Fassbinder's second feature film, Katzelmacher (1969), is a tour de force of stark visual beauty and ambiguous but riveting characters. The DVD transfer from Wellspring is pristine.
Shot in just nine days on a shoestring budget (DEM 80,000, then US $25,000), Katzelmacher explores the rootless but circumscribed lives of a group of young working class people in a Munich apartment complex. Violence lies just below the surface, as we see when a Greek "guest worker" named Jorgos (played by Fassbinder) moves in and becomes involved with one of the women, Marie (played by the great Hanna Schygulla, who appeared in half of Fassbinder's films). The men's increasing hostility towards the "Katzelmacher" (a Bavarian sexual slur for a foreign laborer), coupled with the immigrant's incomprehension, leads to the film's powerful climax. The film won several prestigious awards (the substantial prize money financed Fassbinder's next projects) and decisively established its 23-year-old writer/director/actor - and editor (using his pseudonym of "Franz Walsch") - as a rising star of German cinema.
While stylistically austere, like his other early films, we can already see Fassbinder's trademark interplay of social criticism and melodrama. And although he based Katzelmacher on his original play, he uses purely cinematic - visual and sound - means to explore his inarticulate but richly-drawn characters. Fassbinder takes visual cues from such then-recent works as Godard's My Life to Live (1963) and Bergman's Persona (1966), yet his film feels wrenched from life, not made up from earlier works. The severe images (bare walls, bare lives, and sometimes bare bodies) viscerally convey not only the world which these people inhabit but their deepest natures.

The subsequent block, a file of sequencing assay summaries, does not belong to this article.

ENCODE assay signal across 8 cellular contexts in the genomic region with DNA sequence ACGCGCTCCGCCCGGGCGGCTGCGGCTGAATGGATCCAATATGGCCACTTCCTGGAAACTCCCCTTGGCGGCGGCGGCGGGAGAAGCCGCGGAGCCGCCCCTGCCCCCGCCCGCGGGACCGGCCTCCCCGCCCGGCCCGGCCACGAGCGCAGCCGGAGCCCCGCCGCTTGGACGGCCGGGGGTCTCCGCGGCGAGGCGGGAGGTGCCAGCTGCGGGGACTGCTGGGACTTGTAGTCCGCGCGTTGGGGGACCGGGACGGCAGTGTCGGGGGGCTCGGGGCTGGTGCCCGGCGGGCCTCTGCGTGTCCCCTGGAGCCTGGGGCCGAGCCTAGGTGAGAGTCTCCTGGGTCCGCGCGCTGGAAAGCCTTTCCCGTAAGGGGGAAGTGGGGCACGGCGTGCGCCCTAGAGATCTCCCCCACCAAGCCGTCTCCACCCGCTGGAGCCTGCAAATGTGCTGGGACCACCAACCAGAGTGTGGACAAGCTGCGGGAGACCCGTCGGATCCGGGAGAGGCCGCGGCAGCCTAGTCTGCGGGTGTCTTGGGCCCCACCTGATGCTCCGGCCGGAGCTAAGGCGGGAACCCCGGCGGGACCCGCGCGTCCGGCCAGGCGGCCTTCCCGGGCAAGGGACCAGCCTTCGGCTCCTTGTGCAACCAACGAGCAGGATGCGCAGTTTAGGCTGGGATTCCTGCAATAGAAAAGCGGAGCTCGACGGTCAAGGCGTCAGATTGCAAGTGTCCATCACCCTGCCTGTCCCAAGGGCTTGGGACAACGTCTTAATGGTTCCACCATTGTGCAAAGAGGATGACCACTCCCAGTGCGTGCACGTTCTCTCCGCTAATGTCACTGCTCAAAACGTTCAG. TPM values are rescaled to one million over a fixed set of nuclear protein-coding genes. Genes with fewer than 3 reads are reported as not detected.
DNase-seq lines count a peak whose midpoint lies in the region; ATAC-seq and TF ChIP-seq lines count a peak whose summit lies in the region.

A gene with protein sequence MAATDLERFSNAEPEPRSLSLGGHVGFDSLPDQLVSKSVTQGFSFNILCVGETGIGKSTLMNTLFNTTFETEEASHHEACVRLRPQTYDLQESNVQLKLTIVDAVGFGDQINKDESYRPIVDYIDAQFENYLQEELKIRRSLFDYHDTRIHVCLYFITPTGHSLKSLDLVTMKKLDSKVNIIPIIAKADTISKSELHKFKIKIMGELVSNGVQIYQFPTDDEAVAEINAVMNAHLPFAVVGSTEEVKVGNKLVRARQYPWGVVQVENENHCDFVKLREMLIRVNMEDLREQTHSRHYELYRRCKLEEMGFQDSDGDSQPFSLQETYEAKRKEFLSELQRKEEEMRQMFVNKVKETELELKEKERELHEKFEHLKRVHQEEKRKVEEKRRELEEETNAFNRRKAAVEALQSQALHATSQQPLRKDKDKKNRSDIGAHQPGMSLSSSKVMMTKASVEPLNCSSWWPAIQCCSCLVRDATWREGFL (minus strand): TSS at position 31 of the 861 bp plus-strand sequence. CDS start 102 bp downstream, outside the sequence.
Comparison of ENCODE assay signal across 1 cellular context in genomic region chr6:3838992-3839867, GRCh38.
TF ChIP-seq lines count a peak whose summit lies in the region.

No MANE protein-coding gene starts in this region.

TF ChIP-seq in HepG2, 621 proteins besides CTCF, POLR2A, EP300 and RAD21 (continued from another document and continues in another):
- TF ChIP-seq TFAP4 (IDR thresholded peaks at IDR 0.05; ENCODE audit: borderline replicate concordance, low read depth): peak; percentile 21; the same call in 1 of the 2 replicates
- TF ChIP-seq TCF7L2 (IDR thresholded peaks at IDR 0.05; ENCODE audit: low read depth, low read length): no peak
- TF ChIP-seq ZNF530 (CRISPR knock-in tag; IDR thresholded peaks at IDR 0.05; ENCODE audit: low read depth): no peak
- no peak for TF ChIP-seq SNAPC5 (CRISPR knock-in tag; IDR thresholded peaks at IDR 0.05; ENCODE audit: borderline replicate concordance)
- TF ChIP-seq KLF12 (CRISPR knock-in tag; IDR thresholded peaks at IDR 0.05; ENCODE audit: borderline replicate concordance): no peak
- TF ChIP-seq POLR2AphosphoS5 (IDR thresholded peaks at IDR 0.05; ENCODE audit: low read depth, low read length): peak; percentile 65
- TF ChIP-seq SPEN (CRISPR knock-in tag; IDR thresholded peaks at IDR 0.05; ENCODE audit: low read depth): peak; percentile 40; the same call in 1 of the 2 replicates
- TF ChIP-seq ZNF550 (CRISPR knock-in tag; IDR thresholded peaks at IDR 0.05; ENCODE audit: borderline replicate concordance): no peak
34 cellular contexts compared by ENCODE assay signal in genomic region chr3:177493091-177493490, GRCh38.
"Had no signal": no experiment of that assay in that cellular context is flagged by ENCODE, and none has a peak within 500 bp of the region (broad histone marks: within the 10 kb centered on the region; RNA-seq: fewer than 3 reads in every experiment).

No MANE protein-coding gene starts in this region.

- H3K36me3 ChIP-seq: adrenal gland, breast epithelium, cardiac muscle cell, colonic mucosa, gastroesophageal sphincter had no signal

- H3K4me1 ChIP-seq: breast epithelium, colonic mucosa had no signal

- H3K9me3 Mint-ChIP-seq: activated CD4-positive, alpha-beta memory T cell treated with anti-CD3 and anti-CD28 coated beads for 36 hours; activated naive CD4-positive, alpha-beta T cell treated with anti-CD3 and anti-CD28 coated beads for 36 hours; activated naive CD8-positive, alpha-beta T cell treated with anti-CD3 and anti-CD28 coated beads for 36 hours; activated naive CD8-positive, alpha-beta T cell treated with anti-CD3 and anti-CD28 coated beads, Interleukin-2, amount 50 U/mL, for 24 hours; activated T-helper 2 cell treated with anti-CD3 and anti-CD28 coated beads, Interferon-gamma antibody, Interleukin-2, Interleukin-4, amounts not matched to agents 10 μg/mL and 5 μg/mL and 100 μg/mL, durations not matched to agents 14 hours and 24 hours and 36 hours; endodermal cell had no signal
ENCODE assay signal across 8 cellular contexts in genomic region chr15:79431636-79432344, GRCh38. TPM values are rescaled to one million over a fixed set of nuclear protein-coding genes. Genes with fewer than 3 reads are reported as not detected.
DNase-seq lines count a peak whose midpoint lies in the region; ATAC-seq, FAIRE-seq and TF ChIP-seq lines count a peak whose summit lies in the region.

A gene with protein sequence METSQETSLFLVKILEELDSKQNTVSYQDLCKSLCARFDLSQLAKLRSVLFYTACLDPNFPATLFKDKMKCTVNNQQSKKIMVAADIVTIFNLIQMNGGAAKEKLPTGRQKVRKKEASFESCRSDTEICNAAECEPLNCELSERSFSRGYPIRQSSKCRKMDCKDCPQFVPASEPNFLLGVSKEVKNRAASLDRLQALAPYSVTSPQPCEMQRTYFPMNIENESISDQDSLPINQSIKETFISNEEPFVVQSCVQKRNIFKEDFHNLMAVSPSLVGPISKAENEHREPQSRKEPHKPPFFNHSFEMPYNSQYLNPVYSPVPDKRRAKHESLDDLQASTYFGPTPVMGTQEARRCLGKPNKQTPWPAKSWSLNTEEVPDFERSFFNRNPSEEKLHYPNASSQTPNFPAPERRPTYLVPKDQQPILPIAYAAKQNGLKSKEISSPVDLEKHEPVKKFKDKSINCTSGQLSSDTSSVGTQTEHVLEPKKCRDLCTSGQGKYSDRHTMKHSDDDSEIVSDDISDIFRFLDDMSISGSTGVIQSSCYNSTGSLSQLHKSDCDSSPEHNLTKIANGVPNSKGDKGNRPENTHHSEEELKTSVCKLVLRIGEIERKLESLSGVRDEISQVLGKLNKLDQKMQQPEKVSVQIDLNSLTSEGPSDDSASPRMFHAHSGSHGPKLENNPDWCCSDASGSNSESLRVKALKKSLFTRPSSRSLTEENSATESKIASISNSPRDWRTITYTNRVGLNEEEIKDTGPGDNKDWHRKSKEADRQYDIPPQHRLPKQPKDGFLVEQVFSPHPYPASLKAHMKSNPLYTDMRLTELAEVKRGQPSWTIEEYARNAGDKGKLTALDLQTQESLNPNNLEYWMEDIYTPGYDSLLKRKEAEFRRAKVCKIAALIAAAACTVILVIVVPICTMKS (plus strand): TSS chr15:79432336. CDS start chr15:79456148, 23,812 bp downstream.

Despite, or perhaps because, of its relentlessly minimalist style, the film achieves a compelling momentum. Each scene is done in a single continuous shot; some go on for several minutes, others are just one quick, evocative image. Throughout there is no camera movement, except for a series of brief, formally identical tracking shots which punctuate the film. Even then, the camera maintains an even distance as it pulls straight ahead of two people walking in parallel, further emphasizing the flat space which confines them.
As the picture lulls you along with its extended use of dialogue, delivered in a flat manner by people who almost never look each other in the eye, suddenly a man will strike his girlfriend. And she will let him. He may recently have given her money in exchange for sex (the divisions between love and casual prostitution are blurry, and include both hetero- and homosexual varieties). A moment after the slap, their impassivity returns.
The bland surfaces (emotional, architectural, cinematic) and mundane conversations conceal, but barely contain, a violence waiting to erupt. Jorgos discovers this at the climax, when the "real Germans" beat him for bringing "difference" into their little world. But Katzelmacher is much more than a tract about the still-relevant issue of xenophobia. Since Fassbinder lets us uncover at least some of the reasons for that violence, we are not simply clicking our tongues in disgust at these slack "tough guys" and their "girls;" we are able to understand them. We see, more clearly than any of the characters, their inability to communicate, even as we feel their profound longing to connect.
Even at this early point in his career, Fassbinder is an artist who can transform such raw, painful, and deeply personal material into a visually arresting film, which is at once fiercely unsentimental and tender.